Ministry of Social Affairs and Health, Finnish Institute for Health and Welfare
Number and incidence of COVID-19 cases are on the rise
The number and incidence of new COVID-19 cases are increasing in Finland. Last week, the majority of the new cases were reported in the Hospital District of Helsinki and Uusimaa. Currently, there are so many new cases that the epidemiological situation can worsen rapidly across the country.
During the period of 9–15 November, a total of 1,534 new cases were confirmed in Finland, which is an increase of 122 cases from the previous week. The incidence of new cases was 28 per 100,000 inhabitants, while in the previous week it was 26.
The total number of new cases in the last two-week period (2–15 November) was 2,946, while in the preceding two-week period it was 2,690. The incidence of new cases was 53 per 100,000 inhabitants, while in the preceding two-week period it was 49.
In the Hospital District of Helsinki and Uusimaa, the numbers of cases have increased by approximately one hundred cases per week since the week beginning 19 October. Between 9 and 15 November, a total of 986 cases were confirmed in the Hospital District of Helsinki and Uusimaa.
When examining the indicators used to monitor the impact of the hybrid strategy, the Hospital District of Helsinki and Uusimaa can be considered to fulfil many of the criteria for the community transmission phase. However, the situation concerning hospital and intensive care in the District is relatively good. The situation is assessed regularly at the meetings held by the local coordination groups of Uusimaa and the Greater Helsinki area.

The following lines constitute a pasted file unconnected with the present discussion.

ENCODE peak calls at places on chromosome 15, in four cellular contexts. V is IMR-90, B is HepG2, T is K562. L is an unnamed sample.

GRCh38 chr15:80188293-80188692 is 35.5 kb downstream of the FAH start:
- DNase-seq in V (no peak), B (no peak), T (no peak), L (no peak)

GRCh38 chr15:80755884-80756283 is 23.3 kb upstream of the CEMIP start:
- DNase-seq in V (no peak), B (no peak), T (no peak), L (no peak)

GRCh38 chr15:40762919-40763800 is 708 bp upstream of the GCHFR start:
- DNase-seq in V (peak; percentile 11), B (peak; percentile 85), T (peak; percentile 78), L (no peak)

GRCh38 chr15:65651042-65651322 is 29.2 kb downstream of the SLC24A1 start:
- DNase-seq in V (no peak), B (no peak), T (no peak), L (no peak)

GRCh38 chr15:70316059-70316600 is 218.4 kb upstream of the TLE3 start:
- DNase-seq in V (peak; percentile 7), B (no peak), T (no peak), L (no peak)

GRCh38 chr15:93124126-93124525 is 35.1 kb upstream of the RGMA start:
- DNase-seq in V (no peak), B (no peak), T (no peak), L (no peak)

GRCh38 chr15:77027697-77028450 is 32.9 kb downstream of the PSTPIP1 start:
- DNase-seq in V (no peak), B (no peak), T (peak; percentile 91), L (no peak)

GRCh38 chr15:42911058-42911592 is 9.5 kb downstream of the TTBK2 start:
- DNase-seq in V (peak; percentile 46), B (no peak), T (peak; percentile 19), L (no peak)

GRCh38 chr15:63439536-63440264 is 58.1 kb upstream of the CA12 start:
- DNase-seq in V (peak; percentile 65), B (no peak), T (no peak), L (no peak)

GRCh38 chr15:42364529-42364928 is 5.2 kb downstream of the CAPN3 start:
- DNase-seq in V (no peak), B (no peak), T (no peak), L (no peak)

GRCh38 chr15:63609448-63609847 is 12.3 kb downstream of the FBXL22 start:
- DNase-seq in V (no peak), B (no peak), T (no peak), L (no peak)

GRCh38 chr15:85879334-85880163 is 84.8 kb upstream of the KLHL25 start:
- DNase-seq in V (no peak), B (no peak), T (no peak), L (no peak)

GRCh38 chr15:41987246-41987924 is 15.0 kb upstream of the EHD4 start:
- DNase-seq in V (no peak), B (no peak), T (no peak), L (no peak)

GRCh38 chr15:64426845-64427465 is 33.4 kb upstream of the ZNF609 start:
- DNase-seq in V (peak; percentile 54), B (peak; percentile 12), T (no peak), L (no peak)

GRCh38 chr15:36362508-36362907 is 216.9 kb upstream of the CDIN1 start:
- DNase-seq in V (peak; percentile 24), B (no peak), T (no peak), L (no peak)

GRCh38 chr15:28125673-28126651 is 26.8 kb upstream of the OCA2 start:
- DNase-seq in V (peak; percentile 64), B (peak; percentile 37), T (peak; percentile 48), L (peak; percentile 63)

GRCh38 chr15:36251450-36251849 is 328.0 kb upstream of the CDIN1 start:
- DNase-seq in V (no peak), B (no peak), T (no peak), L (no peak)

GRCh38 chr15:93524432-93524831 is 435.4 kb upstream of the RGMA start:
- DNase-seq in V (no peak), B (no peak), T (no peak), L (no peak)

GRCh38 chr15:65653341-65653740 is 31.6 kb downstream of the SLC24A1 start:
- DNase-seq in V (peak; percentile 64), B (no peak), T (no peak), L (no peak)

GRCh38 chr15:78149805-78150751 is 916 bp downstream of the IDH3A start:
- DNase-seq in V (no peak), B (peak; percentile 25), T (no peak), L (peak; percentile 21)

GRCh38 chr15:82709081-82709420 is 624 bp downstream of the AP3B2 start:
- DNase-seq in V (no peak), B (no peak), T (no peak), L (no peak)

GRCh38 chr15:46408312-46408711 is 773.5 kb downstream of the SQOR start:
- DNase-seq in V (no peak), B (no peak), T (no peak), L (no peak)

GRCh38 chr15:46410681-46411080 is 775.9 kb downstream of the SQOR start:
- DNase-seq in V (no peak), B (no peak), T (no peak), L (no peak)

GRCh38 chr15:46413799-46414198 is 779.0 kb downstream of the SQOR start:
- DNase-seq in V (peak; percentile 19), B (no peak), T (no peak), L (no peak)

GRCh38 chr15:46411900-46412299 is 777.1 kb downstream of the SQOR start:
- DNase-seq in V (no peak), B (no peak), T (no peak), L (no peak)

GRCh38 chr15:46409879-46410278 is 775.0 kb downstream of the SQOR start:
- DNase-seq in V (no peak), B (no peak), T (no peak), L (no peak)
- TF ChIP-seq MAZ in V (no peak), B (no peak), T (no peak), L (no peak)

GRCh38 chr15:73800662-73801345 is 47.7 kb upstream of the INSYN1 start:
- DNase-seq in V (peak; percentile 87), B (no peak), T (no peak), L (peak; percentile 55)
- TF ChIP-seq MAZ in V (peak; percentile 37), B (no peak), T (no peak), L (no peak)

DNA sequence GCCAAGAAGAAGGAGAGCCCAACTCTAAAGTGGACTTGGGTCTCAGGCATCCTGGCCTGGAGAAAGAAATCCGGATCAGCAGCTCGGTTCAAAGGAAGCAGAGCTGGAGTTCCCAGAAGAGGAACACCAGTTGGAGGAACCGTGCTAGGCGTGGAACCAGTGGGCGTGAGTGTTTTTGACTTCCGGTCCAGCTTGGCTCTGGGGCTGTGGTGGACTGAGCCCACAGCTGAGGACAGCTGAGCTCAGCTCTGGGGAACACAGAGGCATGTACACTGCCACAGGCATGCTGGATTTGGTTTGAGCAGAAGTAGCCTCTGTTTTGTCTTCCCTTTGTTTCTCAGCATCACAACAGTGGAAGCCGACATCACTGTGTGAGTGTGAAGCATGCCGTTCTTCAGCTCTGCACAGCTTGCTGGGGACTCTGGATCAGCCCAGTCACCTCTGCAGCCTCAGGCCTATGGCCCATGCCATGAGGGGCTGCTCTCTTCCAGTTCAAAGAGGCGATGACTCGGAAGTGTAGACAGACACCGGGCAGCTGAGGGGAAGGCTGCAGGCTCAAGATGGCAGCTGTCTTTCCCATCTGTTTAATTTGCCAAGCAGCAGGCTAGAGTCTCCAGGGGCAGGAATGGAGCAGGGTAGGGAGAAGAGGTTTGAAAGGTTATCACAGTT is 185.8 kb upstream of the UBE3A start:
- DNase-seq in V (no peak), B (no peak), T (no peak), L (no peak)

Currently, the estimated basic reproduction number is 0.85–1.1, with a 90 per cent probability.
The majority of the new cases continue to be of domestic origin. Cases where the virus was contracted abroad accounted for about six per cent of all new cases. Approximately six per cent of the cases were infections caught in Finland that came from people who had contracted the virus abroad.
Over one third of all new cases in Finland were reported among people already in quarantine.
Source of infection known in about half of cases
During the period of 9–15 November, the percentage of new cases with known source of infection was more or less the same nationally as in the previous weeks: 52 per cent in the whole of Finland and 38 per cent in the Hospital District of Helsinki and Uusimaa.
More than half of the traced infections (55 per cent) were contracted from people living in the same household. The proportion of workplaces has risen compared to the previous period. Between 9 and 15 November, one out of five infections was caught at work. About six per cent of the cases were contracted at educational institutions, and cases where the virus had spread through recreational activities accounted for about five per cent of the cases. Only isolated cases of COVID-19 were reported in early childhood education and care and at food and beverage service establishments.